Cancer : Daily Multi May Help Cut Cancer Risk

Christine McConville, Boston Herald

A new study suggests a multivitamin a day could help reduce the risk of cancer in older men, but one expert cautions there's a lot more work to be done before the dietary supplements can be hailed as cancer fighters.

Brigham and Women's Hospital researchers released the findings of the exhaustive study that found multi-vitamins cut cancer risk by 8 percent at a conference in California yesterday.

"The main benefit to taking a vitamin is to make up for any deficiency, but it certainly appears that there may be a modest benefit in preventing cancer in men over 50, too," said Dr. J. Michael Gaziano, the study's lead author and the head of Brigham and Women's aging division.

Tufts University Cardiovascular Nutrition Laboratory Director Alice Lichtenstein called the results "interesting" but warned there's a lot more research that needs to be done.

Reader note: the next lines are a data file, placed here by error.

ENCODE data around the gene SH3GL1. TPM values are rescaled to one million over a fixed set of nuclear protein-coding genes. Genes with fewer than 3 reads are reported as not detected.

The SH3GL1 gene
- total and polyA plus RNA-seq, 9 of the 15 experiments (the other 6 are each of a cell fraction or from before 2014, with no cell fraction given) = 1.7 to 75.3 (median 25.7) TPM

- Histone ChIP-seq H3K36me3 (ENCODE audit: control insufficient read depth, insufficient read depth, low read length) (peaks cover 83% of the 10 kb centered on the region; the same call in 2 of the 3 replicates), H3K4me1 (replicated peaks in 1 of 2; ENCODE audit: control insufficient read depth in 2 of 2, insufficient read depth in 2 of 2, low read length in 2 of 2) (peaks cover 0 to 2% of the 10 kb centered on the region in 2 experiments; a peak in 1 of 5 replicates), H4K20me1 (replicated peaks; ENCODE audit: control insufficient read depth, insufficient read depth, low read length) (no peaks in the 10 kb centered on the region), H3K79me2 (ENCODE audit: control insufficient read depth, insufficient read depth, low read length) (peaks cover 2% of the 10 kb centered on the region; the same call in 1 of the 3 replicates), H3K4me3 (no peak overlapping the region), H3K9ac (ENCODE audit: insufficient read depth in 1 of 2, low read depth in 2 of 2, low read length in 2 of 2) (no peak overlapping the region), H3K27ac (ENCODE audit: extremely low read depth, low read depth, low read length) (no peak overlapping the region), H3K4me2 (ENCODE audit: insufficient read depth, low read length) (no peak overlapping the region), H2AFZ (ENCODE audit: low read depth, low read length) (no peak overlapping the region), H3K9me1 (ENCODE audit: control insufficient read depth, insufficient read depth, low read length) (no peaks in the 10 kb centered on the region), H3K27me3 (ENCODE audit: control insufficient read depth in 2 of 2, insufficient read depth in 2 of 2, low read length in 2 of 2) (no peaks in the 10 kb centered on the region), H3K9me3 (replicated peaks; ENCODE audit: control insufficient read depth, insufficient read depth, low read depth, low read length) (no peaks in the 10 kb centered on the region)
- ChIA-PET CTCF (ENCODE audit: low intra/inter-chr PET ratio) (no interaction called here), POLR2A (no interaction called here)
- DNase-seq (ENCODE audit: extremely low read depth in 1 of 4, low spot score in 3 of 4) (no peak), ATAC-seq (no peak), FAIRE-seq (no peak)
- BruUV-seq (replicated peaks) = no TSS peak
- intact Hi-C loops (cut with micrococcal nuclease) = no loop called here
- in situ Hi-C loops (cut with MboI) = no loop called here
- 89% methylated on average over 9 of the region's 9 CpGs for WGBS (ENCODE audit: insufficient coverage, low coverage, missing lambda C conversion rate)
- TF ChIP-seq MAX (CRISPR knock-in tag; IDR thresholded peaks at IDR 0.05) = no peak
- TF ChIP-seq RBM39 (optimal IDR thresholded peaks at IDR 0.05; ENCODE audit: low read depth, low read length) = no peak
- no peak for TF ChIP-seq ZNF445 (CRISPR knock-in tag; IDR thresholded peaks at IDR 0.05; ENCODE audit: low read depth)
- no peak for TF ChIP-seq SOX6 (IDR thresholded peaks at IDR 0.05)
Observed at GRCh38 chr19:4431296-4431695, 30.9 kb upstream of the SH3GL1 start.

"We don't know whether those individuals were borderline deficient in any critical areas," she said. "On the basis of this study, there may be a benefit to taking a multivitamin, but it's a very modest benefit."

For 11 years, Gaziano and his team tracked the health of 15,000 male physicians, all of whom were at least 50 years old when the study began.

To determine, for the first time, if there are any long-term benefits of taking a multivitamin -- something about one third of all Americans already do -- researchers gave half the study participants multivitamins and told them to take them every day. The others received a placebo.

After 10 years, Gaziano said, researcher found that the men who took daily multivitamins had an 8 percent reduction in total cancer, when compared to the placebo-taking group.

The vitamin-taking group also had fewer cancer-related deaths, the study shows.

Now, researchers are probing the data to see if there are any links between daily multivitamins and cardiovascular disease.

"Stay tuned," Gaziano said.


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